Art workshop with Favianna Rodriguez

On March 8, in honor of International Womxn’s day, activist and artist Favianna Rodriguez led an art workshop for the students of California State University, Monterey Bay (CSUMB). Rodriguez showed students how they could express their feelings and desires for social change through their art.

Rodriguez instructed the students that attended to create art that will make people stop and think. She said that the most effective pieces of art have statements of less than six words on them because people often will not take the time to observe the art, and that the shorter the statement, the more likely someone is to read it.

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CSUMB Otters were pouring over markers, magazines, and glitter to curate their own masterpieces. Rodriguez had brought over 200 different images and prints for students to cut out and use in their own posters. Rodriguez said that it was more important for the students to craft their own thoughts than for her to tell them what to put on paper.

After over an hour of Rodriguez helping students illustrate the problems and sayings that were important in their lives, The Lutrinae secured an exclusive interview with Rodriguez.

The Lutrinae: How do you think art helps social change?

Favianna: “All social change requires for there to be a cultural transformation and a transformation in the way that people think. And art is powerful and when I saw art, I mean visual art, film, television, music, is very powerful for us as human beings. There have been such powerful songs that shape people’s identity.”

People have seen artwork that can completely blow them away. I believe that art is crucial to changing hearts and minds and in transforming our imaginations so that people can have empathy and put themselves in other people’s shoes. Art also introduces us to many new possibilities that may never have existed.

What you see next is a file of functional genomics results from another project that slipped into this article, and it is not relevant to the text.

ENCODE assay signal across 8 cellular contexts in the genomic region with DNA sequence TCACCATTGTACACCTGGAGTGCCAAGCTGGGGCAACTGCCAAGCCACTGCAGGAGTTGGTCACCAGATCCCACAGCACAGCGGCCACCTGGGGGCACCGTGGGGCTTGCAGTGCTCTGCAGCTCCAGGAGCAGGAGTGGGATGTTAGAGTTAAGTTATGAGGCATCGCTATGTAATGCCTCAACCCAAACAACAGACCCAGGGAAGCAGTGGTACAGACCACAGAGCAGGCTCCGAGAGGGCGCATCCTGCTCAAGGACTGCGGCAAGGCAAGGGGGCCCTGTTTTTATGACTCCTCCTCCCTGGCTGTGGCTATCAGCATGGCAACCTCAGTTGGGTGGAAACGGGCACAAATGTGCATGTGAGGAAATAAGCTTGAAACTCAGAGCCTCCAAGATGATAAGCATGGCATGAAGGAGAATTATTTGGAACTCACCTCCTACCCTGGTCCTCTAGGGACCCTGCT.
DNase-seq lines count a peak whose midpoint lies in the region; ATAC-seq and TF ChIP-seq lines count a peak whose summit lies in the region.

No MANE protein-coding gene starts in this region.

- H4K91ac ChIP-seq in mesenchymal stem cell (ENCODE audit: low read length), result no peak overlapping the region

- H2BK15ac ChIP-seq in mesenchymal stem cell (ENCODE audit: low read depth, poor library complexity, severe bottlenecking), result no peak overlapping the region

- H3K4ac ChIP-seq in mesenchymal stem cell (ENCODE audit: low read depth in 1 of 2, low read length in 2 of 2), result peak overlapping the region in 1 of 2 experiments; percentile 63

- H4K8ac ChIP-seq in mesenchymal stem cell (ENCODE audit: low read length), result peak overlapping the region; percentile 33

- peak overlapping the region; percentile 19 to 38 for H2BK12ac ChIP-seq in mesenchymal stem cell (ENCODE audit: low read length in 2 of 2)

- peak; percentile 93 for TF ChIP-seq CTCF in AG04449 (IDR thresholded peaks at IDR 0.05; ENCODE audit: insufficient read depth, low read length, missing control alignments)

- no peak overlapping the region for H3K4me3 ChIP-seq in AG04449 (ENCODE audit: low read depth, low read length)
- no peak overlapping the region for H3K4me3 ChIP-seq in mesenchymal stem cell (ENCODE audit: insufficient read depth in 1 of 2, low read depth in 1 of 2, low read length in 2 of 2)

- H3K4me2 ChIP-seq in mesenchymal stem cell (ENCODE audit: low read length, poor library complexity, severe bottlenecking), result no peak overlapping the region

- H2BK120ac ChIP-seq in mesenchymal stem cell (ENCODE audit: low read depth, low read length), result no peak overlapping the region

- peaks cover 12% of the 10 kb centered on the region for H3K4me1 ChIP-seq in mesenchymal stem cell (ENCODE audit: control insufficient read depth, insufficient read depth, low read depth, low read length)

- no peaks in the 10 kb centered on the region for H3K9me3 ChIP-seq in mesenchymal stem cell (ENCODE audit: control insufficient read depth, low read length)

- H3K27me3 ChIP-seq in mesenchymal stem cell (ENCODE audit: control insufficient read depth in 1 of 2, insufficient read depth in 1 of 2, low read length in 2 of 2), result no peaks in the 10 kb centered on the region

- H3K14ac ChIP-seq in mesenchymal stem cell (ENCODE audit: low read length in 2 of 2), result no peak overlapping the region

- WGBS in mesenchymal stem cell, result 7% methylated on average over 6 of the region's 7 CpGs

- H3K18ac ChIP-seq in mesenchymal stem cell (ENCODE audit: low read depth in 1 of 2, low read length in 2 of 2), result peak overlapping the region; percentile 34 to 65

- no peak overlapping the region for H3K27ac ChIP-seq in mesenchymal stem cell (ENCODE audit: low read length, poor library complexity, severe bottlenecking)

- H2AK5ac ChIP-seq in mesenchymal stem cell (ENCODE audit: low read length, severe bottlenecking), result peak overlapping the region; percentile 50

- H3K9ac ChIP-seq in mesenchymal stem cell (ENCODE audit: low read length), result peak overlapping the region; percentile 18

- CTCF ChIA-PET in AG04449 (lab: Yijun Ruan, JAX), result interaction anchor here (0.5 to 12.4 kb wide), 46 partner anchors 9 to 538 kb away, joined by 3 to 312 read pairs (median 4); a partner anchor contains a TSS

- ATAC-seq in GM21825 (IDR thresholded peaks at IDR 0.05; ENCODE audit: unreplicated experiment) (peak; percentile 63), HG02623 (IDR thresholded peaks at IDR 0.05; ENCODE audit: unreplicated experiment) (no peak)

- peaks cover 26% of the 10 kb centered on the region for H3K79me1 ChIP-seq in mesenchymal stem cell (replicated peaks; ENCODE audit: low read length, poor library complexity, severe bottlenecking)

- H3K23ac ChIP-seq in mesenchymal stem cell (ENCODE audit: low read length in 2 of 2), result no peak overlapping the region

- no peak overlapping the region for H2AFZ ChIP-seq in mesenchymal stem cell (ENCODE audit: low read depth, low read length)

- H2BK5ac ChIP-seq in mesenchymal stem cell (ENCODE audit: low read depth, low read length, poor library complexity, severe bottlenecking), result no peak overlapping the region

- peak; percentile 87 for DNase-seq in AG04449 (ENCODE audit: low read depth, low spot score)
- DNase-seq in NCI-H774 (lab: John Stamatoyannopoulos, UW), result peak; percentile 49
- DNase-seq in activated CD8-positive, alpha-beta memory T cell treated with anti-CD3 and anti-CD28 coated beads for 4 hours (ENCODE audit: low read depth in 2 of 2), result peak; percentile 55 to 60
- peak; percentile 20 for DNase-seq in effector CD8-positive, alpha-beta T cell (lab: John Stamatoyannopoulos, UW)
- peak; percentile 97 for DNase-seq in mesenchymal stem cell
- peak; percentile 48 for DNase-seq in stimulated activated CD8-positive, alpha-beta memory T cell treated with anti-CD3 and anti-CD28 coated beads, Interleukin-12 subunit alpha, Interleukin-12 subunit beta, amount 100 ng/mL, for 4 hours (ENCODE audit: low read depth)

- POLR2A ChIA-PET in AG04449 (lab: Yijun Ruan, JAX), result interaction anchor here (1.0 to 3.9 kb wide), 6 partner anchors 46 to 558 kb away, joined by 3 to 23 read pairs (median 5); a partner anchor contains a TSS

Black panther, for example, is such a great movie where we get to see the imaginary world of ‘Wakanda’ where we get to see a country where white supremacy didn’t exist. Or when we read comic books about such powerful femmes. Women who are sex positive and are kicking ass. We get to live out our imaginations through art and that is such an important part of social change. We need to inspire people. We need to help them see the world that is possible.

The Lutrinae: What does being a woman mean to you?

Favianna: “For me being a woman, I am cisgendered, anyone who feels aligned with being a woman is welcome. I feel that the word woman is an inclusive term and when I say women I usually use “Womxn” to make it something that it inclusive of trans-women. Or even female appearing people.

Personally I am not about the gender binary, but I was raised as a female appearing person and I have experienced all the things that come with that. For me being a woman means that I am in touch with nature’s ability to be in connection with other people. Because even thought myself, I don’t want to have kids and I don’t want to reproduce.

I am here because somebody reproduced me. And I have in my body and soul this desire to care for other people, and that is what drives humanity. I think that without women, What the fuck have men done? They created war?! Unfortunately we’re in a time where we have to completely rethink masculinity because it doesn’t work anymore. We don’t need these men out there with spears and shit, we don’t need that anymore.”

Rodriguez was very excited to visit CSUMB and see the surrounding area. She has many important and powerful thoughts that are key to the International Womxn’s movement.

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